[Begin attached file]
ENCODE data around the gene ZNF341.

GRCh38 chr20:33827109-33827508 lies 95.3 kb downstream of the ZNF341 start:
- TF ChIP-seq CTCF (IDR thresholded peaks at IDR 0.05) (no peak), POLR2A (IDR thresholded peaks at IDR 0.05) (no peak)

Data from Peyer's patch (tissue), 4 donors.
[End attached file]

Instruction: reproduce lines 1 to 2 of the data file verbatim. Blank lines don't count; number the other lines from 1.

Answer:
ENCODE data around the gene ZNF341.

GRCh38 chr20:33827109-33827508 lies 95.3 kb downstream of the ZNF341 start: